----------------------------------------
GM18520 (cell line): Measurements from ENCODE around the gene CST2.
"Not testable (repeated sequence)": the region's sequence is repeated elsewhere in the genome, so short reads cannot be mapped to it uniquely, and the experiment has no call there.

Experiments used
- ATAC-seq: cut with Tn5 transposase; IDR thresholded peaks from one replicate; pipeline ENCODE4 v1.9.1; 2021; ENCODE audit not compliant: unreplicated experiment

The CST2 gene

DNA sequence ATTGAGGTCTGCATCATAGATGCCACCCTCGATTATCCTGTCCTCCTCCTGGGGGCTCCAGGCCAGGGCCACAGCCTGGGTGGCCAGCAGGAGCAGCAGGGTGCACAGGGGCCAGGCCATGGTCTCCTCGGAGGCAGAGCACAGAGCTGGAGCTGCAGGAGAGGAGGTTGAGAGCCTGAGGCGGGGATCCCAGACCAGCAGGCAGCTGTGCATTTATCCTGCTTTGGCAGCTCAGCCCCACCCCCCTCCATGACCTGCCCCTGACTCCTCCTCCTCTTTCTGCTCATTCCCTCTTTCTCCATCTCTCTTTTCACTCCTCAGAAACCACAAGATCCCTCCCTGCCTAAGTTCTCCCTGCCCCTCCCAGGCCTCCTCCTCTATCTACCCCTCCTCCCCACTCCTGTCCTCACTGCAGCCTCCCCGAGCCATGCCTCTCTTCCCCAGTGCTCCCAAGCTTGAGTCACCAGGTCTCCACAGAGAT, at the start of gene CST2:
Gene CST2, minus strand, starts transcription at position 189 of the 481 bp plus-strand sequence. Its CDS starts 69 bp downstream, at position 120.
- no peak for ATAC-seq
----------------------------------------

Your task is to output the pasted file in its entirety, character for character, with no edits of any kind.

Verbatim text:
GM18520 (cell line): Measurements from ENCODE around the gene CST2.
"Not testable (repeated sequence)": the region's sequence is repeated elsewhere in the genome, so short reads cannot be mapped to it uniquely, and the experiment has no call there.

Experiments used
- ATAC-seq: cut with Tn5 transposase; IDR thresholded peaks from one replicate; pipeline ENCODE4 v1.9.1; 2021; ENCODE audit not compliant: unreplicated experiment

The CST2 gene

DNA sequence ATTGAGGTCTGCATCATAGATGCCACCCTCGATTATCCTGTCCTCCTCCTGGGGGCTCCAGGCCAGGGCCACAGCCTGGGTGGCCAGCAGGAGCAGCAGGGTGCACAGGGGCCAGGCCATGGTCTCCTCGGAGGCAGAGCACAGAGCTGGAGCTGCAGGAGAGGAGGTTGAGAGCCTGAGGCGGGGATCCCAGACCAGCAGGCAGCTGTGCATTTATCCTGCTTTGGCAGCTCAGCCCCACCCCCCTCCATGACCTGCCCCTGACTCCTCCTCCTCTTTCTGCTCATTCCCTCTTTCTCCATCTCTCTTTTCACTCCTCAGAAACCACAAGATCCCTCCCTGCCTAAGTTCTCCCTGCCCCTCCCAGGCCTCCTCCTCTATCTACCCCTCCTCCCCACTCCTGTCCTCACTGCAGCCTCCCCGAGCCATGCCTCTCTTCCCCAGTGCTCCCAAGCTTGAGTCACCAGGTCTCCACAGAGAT, at the start of gene CST2:
Gene CST2, minus strand, starts transcription at position 189 of the 481 bp plus-strand sequence. Its CDS starts 69 bp downstream, at position 120.
- no peak for ATAC-seq